It has been said that owning a baseball team is a public trust. It’s hard to say the owners of the Yankees treat it that way, and probably impossible following Trost’s comment. It’s possible that no owner and no team treats it that way, I don’t know, but the Yankees sure don’t. You don’t even have to look particularly hard for an example because the team plays in perhaps the biggest most glaring example one could hope to find. The New Yankee Stadium has been described as a “mall for the rich.” Or, if you’re being less charitable, a more luxurious playground for the rich and a less accessible one for anyone who isn’t rich. Heck, they even have a wall that keeps the riff raff out of the “premium seats” — as in, it literally doesn’t allow them access. Look at this image and you can clearly see the very rich stadium within the merely rich stadium.
The entire thing was a massive boondoggle. As Neil deMause at Field of Schemes put it, New Yankee Stadium “left a poor neighborhood without any parks at all for six years, […] arguably didn’t even replace all the existing parkland it displaced as required by law, and […] team execs promised would use “no public subsidies” and which ended up using more public subsidies than any stadium in U.S. history.” And after all that Trost has the gall, the sheer chutzpah, to make a statement like he did.
The thing is, baseball is becoming less and less accessible for the less well-to-do. This past weekend I decided I would take my two seven-year-old boys to Fenway Park for the first time this summer. We live in Portland, Oregon, so this is no small undertaking. We’re flying east this summer anyway, but this will require a stop in Boston, a hotel, food, and other stuff, not to mention game tickets. Ah, game tickets. So I looked up game tickets. Here’s what I found.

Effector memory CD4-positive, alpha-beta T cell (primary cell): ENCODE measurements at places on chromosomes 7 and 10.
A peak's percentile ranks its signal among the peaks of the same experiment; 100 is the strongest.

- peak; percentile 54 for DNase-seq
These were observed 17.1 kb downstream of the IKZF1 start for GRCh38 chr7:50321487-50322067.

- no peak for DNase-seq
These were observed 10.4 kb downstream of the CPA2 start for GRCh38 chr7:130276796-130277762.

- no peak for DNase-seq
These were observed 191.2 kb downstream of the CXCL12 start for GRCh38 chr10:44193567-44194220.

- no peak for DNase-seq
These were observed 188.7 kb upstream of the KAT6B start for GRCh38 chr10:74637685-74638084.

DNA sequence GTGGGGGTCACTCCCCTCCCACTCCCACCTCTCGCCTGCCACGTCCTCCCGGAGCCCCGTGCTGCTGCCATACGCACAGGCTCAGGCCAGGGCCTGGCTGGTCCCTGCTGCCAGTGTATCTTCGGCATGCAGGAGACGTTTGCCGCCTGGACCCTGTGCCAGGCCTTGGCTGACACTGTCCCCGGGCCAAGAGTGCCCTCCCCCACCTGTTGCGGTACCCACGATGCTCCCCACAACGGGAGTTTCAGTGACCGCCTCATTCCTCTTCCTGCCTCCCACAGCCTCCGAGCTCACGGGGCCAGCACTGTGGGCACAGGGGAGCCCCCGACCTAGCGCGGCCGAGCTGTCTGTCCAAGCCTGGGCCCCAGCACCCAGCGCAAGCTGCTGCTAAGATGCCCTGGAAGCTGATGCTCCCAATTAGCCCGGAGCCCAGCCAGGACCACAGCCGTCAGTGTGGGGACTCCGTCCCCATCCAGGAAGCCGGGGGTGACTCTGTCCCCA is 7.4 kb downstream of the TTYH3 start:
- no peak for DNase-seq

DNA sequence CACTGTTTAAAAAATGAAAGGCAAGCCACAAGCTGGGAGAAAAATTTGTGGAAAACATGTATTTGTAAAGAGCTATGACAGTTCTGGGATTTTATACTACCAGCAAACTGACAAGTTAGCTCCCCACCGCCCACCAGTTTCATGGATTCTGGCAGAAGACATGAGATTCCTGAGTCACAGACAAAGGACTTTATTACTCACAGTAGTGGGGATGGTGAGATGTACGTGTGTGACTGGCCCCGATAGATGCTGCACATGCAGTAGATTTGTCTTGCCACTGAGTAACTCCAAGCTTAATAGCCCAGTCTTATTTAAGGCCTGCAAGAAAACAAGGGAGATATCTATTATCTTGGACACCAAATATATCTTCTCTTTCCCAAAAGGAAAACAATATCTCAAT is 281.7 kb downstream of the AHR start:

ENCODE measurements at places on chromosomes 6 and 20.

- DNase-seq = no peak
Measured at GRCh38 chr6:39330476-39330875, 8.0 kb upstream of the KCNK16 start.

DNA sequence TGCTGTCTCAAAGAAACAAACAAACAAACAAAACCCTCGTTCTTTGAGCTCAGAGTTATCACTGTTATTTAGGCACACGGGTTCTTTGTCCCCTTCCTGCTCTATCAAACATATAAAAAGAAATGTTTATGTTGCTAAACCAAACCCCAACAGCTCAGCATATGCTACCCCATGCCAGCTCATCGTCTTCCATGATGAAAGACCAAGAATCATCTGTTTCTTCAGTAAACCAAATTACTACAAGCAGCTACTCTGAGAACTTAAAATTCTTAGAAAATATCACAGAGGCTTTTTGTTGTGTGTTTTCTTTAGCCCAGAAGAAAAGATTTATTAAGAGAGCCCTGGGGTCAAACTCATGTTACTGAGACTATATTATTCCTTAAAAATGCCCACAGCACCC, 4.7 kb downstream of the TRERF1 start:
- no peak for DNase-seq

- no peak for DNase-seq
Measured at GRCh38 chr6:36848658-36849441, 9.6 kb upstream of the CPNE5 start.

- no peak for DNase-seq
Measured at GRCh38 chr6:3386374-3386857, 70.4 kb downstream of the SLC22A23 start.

The cheapest ticket is $35, but that’s for a ticket with no seat attached to it. If you want to sit, it’ll cost you $42. So if I want to take my two seven-year-olds to Fenway Park and I have the gall to want a place to sit, it’s going to cost me $126 plus assorted taxes and fees. That’s a lot of money for me. That’s probably a lot of money for you, too. You know who it isn’t a lot of money for? The Boston Red Sox. Also Lonn Trost.
Of course, it should be mentioned that the Red Sox — and presumably all professional sports teams — sell tickets at what they perceive to be the highest price level the market will bear. That’s the law of supply and demand. While it’s entirely likely that the way things are now is ideal from a present profit-maximizing perspective, no sport is well off enough that they can toss aside a generation of future fans (and players), much like what football is doing with their inaction concerning concussions and CTE. Baseball isn’t being nearly that irresponsible, but a little elitism goes a long way. Elitism not just in the form of statements from tone deaf businessmen like Trost, but in the form of ticket prices and the overall accessibility of the sport, can be dangerous. There are long-term effects to short-term profit maximization.
And that’s the real tragedy of Trost’s statement. If baseball is going to thrive, let alone going to survive the coming cable bubble bursting, and the fact that American children play less and less baseball, it will need to, on a basic level, provide easier entrance to more people, and people of all types, of all genders, of all races, of all economic classes. Inclusivity is very possibly the most profitable strategy over the long term, and making tickets harder to buy is going in the wrong direction. Trost’s elitist attitude is yet another signal that the less money you have, the less interested the Yankees are in having you come to their games. And that’s a sad thing on a lot of levels.